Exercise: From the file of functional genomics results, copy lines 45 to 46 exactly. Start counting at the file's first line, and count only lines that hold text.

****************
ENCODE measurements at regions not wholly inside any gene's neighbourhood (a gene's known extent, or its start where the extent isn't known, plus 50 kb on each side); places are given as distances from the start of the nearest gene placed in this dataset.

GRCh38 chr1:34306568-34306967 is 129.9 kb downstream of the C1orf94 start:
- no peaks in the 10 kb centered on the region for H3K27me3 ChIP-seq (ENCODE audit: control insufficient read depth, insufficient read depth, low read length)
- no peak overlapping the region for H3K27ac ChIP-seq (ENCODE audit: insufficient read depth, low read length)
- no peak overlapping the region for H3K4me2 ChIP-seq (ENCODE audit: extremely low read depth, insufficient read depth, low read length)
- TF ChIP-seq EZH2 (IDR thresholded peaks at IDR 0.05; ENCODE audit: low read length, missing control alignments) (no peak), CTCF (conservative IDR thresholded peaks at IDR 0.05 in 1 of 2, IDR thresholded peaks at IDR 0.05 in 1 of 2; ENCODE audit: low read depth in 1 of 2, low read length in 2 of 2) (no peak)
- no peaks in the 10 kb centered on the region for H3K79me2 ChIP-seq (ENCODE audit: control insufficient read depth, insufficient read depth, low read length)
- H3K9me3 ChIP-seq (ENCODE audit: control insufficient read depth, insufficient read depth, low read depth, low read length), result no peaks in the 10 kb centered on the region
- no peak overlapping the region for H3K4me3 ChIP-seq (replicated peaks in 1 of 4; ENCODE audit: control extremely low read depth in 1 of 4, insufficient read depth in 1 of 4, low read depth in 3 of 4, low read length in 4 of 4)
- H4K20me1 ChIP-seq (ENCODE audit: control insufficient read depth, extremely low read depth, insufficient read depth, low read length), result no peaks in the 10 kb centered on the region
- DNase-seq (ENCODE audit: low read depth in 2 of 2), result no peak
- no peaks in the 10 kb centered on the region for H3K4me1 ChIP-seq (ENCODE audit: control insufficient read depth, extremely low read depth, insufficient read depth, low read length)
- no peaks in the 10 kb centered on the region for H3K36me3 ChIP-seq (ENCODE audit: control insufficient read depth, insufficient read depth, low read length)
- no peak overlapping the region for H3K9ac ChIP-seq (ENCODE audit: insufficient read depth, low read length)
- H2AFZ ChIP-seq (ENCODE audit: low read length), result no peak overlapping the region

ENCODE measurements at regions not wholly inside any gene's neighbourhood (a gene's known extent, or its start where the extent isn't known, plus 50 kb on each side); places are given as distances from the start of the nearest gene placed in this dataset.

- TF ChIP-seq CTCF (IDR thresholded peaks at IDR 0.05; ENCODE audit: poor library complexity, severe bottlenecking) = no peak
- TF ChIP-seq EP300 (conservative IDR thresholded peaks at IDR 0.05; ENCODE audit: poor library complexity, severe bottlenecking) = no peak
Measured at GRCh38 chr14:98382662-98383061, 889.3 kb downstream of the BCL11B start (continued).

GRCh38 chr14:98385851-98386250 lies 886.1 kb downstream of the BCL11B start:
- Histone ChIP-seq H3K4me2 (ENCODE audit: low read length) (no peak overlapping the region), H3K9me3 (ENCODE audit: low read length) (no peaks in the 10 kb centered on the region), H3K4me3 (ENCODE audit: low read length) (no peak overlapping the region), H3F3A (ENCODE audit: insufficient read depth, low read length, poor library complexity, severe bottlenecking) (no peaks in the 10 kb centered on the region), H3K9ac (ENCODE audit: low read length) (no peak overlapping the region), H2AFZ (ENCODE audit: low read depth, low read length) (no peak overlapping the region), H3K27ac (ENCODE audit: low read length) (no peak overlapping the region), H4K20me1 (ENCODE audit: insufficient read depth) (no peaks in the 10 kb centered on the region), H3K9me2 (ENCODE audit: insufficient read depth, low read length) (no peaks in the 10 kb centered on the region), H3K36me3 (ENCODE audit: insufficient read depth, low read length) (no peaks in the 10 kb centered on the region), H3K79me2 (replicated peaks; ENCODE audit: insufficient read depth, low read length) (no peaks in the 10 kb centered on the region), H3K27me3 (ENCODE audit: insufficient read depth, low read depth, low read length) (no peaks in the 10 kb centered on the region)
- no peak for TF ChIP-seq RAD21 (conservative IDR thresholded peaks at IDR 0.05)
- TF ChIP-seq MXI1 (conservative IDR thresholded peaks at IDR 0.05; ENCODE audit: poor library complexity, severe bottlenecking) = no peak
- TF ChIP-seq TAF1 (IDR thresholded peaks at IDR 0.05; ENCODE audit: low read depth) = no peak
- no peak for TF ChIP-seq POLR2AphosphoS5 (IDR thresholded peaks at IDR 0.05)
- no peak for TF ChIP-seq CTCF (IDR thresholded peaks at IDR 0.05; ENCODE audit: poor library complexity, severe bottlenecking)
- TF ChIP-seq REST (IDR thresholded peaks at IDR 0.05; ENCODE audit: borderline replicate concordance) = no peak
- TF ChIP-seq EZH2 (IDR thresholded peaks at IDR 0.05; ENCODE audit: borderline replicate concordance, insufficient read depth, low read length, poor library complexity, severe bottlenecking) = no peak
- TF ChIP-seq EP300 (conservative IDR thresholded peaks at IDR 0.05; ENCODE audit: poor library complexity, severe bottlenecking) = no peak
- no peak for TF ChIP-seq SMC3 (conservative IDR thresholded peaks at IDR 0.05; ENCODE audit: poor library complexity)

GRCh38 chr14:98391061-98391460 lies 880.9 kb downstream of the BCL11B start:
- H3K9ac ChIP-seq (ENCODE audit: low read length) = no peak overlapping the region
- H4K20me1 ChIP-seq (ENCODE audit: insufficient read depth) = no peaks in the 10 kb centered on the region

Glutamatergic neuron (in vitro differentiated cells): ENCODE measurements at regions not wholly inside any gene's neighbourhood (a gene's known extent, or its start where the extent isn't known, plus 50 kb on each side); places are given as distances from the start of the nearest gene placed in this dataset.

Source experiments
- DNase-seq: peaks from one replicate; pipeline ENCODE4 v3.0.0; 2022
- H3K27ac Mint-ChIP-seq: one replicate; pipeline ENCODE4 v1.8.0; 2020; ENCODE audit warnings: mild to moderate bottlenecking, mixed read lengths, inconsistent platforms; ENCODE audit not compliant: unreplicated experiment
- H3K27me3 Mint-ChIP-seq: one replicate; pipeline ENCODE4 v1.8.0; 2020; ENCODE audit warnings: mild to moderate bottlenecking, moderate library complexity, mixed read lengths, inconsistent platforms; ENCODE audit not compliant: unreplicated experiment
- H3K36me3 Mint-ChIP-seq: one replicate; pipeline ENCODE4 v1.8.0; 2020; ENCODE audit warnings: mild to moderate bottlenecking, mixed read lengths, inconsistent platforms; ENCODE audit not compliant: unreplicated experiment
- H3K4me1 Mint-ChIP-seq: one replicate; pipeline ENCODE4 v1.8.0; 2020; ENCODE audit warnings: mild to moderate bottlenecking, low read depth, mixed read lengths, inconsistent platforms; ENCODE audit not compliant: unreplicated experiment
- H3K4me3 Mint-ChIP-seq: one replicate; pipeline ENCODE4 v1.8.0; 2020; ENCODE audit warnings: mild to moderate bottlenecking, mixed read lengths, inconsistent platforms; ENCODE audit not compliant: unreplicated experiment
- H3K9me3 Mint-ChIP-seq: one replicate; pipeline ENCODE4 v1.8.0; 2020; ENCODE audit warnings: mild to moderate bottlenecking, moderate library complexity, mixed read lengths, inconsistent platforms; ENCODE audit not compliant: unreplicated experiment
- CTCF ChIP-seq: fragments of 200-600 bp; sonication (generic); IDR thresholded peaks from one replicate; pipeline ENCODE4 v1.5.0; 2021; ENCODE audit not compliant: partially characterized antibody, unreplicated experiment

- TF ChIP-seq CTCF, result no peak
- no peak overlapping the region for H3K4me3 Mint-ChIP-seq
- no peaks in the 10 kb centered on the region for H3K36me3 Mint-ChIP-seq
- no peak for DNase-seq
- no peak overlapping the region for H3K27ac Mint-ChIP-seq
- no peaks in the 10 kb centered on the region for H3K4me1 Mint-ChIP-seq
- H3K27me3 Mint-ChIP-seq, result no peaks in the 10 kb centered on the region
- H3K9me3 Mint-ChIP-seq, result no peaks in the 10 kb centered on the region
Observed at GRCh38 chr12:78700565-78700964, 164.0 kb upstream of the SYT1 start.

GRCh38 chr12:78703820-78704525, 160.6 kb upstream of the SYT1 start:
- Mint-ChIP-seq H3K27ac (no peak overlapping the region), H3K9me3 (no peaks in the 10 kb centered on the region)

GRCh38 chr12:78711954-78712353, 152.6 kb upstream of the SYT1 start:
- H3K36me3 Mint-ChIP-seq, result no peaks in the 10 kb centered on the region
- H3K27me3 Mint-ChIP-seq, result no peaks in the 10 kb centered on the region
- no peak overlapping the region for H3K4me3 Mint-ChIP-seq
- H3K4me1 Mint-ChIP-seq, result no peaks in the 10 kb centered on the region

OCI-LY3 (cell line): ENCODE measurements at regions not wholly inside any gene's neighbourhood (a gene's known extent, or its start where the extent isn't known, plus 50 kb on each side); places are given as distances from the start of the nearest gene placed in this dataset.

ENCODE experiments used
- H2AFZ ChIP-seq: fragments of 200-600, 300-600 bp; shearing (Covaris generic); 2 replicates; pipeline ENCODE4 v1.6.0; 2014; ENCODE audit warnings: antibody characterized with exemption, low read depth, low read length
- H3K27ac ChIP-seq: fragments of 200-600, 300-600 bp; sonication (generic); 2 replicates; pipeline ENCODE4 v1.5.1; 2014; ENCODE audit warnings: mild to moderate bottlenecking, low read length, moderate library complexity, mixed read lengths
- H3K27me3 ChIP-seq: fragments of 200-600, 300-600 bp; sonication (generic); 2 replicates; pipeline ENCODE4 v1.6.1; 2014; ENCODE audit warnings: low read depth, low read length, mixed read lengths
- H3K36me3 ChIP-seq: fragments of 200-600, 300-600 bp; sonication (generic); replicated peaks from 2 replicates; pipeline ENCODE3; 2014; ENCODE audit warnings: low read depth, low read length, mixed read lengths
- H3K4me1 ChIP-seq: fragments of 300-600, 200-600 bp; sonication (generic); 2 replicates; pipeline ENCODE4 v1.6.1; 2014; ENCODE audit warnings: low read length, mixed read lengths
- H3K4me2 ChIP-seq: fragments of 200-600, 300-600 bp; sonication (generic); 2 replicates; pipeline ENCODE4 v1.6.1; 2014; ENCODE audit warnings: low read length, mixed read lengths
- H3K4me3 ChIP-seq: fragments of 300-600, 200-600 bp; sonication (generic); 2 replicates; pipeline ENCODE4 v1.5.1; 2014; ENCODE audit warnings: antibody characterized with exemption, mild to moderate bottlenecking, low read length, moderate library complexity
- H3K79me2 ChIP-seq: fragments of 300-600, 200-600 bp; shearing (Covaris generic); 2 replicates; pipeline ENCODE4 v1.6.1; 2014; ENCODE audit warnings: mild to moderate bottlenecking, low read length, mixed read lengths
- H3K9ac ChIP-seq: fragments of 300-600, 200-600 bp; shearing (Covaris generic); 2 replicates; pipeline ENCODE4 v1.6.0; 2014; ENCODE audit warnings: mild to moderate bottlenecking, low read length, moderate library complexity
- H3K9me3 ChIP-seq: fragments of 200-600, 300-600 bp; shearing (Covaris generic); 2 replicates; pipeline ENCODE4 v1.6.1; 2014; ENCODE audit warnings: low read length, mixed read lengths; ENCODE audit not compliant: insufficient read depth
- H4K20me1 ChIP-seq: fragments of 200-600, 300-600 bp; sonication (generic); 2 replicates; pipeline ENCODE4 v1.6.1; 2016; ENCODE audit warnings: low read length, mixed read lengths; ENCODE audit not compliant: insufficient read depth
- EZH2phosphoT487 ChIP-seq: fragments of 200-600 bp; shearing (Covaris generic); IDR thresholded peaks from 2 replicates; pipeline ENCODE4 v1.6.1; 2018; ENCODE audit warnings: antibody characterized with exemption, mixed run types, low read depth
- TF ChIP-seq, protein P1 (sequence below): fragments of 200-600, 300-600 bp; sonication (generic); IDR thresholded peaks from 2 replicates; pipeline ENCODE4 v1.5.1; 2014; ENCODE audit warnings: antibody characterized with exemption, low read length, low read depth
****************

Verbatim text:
- no peak overlapping the region for H3K4me3 Mint-ChIP-seq
- no peaks in the 10 kb centered on the region for H3K36me3 Mint-ChIP-seq